Speaking of black menaces in the Bayou, we're again reminded today that the oil is still out there. As cleanup crews begin to think about leaving the Louisiana Gulf Coast, news of the oil that's continuing to wash ashore is apparently making its way to Baton Rogue. State Wildlife and Fisheries Secretary Robert Barham told the Daily Comet he would hold BP and feds accountable for finishing the cleanup. Oil continues to be found off the former tourist haven Elmer's Island, Bay Jimmy and Pass-a-Loutre.


Feinberg, Science Diverge


Earlier this month, oil spill claims overlord Ken Feinberg noted that payments to people affected by the spill were based on the expectation that the Gulf would be fully recovered by 2012. There was instant outrage, and the assumption that he was wrong. But the one-two punch of Southern time and academic time meant there was a little lag in someone coming forward to use, y'know, science to refute him. But, over the weekend, we got one. University of Georgia Professor Samantha Joye reported  that on a recent trip to the seafloor in a submarine, she found more oil than expected.


Year of BP Bashing Ends with British-Themed Rex Parade


What with Tony Hayward wanting his life back and the $5 million in mid-Big-Oozy references to the Battle of New Orleans, it's been a rough year for British-New Orleanian relations. So, the patricians that control these things appear to have decided that it's going to take more than Jon Cleary and an afternoon tea to thaw relations. The big boys are getting the call, in the form of the self-appointed keepers of the Mardi Gras flame, the Rex Organization. The tradtional Fat Tuesday culmination that is the Rex parade will have an all-British theme this year.


Ken Feinberg to Make Much-Anticipated Bestie Announcement


The judge in charge of that other slick mess (the legal one) left by BP ruled late last night that BP Claims Czar Ken Feinberg shouldn't be considered a neutral party in the process of giving money to Gulf Coast residents. Instead, federal Judge Carl Barbier effectively said he should be considered in league with BP. If Barbier has his way, Feinberg, who is in charge of overseeing the distribution of $20 million, will also be forced to turn on the lawyers' code.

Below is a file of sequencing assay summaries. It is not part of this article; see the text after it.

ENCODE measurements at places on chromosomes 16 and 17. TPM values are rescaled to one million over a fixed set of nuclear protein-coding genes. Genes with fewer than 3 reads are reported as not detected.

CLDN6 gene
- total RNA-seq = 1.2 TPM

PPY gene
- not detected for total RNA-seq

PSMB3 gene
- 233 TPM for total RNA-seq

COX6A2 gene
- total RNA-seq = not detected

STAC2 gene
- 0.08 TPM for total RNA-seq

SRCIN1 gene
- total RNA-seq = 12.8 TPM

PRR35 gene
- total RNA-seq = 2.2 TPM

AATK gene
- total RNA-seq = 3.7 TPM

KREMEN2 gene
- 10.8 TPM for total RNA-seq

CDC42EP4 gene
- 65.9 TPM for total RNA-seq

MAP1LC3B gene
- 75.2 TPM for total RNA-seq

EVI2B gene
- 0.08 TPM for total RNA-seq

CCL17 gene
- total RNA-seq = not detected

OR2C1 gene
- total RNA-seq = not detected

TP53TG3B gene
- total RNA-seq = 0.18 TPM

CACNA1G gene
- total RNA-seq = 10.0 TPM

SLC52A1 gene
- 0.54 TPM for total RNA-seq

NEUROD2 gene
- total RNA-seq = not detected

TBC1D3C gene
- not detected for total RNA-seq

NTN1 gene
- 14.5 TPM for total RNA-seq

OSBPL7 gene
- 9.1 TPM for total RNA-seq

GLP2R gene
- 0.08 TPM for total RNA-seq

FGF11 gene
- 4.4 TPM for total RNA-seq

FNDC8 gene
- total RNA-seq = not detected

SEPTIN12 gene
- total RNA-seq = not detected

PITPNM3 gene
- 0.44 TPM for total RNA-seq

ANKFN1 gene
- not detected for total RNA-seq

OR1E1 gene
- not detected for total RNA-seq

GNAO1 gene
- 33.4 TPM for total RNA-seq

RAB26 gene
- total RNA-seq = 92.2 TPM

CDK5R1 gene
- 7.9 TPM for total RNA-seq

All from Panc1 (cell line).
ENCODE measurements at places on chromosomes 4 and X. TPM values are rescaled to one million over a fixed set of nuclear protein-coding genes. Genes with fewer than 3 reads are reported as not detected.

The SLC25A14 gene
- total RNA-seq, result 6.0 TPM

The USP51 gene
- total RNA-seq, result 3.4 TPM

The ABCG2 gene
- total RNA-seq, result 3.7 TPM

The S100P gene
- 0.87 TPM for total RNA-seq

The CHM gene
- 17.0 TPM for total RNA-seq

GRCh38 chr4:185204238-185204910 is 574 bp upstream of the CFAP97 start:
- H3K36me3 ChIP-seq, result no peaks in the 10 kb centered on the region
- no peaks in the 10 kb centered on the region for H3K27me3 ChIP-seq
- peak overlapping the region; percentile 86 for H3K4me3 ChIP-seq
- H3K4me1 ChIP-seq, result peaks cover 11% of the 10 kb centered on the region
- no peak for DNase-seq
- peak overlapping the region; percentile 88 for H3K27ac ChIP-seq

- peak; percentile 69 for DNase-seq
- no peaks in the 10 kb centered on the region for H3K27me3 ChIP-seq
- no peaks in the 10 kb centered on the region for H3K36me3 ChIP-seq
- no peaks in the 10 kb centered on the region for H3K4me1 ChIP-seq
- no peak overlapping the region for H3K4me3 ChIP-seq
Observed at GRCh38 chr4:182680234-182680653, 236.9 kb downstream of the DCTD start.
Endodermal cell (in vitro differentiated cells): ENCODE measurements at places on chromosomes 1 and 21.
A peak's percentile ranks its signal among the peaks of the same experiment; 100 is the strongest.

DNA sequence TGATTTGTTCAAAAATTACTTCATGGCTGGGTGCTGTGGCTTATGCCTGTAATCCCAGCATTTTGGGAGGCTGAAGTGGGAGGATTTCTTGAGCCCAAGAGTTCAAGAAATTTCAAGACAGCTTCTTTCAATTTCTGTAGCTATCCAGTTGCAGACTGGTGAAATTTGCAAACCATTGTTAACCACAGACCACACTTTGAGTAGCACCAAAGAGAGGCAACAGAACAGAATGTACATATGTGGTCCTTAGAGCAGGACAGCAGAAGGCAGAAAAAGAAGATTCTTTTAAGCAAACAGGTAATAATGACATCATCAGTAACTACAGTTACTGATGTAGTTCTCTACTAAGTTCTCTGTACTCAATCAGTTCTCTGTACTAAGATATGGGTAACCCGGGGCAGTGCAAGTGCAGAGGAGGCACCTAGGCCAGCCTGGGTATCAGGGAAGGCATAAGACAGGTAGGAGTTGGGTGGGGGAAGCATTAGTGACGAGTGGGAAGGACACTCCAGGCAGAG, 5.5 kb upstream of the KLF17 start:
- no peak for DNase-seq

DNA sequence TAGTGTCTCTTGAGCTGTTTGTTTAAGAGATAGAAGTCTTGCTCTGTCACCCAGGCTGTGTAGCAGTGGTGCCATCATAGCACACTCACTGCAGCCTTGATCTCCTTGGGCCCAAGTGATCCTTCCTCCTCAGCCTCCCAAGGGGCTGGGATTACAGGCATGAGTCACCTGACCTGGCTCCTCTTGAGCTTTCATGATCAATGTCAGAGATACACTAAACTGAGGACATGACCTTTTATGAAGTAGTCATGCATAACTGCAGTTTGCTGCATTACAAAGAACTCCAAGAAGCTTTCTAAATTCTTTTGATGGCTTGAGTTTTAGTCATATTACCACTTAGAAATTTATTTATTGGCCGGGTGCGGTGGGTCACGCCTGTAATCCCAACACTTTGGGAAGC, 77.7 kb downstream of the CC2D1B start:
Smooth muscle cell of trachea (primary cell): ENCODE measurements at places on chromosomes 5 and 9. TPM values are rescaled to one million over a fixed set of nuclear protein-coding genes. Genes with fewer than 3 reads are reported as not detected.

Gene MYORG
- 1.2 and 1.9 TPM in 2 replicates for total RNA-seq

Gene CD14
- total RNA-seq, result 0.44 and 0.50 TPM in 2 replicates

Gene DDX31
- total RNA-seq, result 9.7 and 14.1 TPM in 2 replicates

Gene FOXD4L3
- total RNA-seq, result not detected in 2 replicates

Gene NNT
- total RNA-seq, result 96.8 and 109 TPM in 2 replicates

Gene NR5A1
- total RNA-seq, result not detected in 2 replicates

A Leak About the Leak: Feds to Lower Oil Flow Estimate


by Alexis Martinovich

The Macondo well leak might be plugged, but the flow of information from mid-level Washington officials keeps flowing unchecked. The EPA is said to be in the process of bowing to pressure to reduce the estimates of how much oil leaked into the Gulf this summer. The decreased estimate comes after the feds raised the estimate on the heels of independent reports that the flow was a lot more than initially projected. With current estimates around a 4.9 million barrel contribution to the Gulf ecosystem,  BP seems to be buckling under the pressure of paying to clean up its mess. Meanwhile, BP stocks are on the rise today. Wouldn’t it be nice if everyone were rewarded for not finishing their chores?


Shell Game


by Alexis Martinovich

Last year was the worst for sea turtles in Gulf of Mexico in the last two decades, in fact, four to six time more deadly than average. In true BP tradition it is being blamed on other factors besides the spill. Mostly massive losses due to unbridled fishing in hopes of getting every last shrimp before the spill effected them. The sea turtles have been trying to receive compensation from BP due to loss of income but so far have had their claim rejected due to the fact that it is easier for them to find work.


Lawyers to BP: RICO-LAA!


Perhaps it seems like attorneys trying to hit BP where it hurts are throwing court action against a wall to see if it sticks. But who can blame them, what with the sudden availability of a certain sticky, black substance to put on the back of the filings. In their most recent move, attorneys Stephen Herman and James Roy are dusting off the statute often used by the FBI to prosecute mafia gangsters (and Louisiana politicians!).


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Contributors:

Dead Huey Long, Emma Boyce, Elizabeth Davas, Ian Hoch, Lindsay Mack, Anna Gaca, Jason Raymond, Lee Matalone, Phil Yiannopoulos, Joe Shriner, Chris Staudinger, Chef Anthony Scanio, Tierney Monaghan, Stacy Coco, Rob Ingraham,

Staff Writers

Cheryl Castjohn, Sam Nelson

Theatre Critic

Michael Martin

Photographers

Brandon Roberts, Rachel June, Daniel Paschall

Film Critic

Jason Raymond

Puzzler

Paolo Roy

Art Director:

Michael Weber, B.A.

Editor:

B. E. Mintz

Published Daily by

Minced Media, Inc.

Editor Emeritus



Stephen Babcock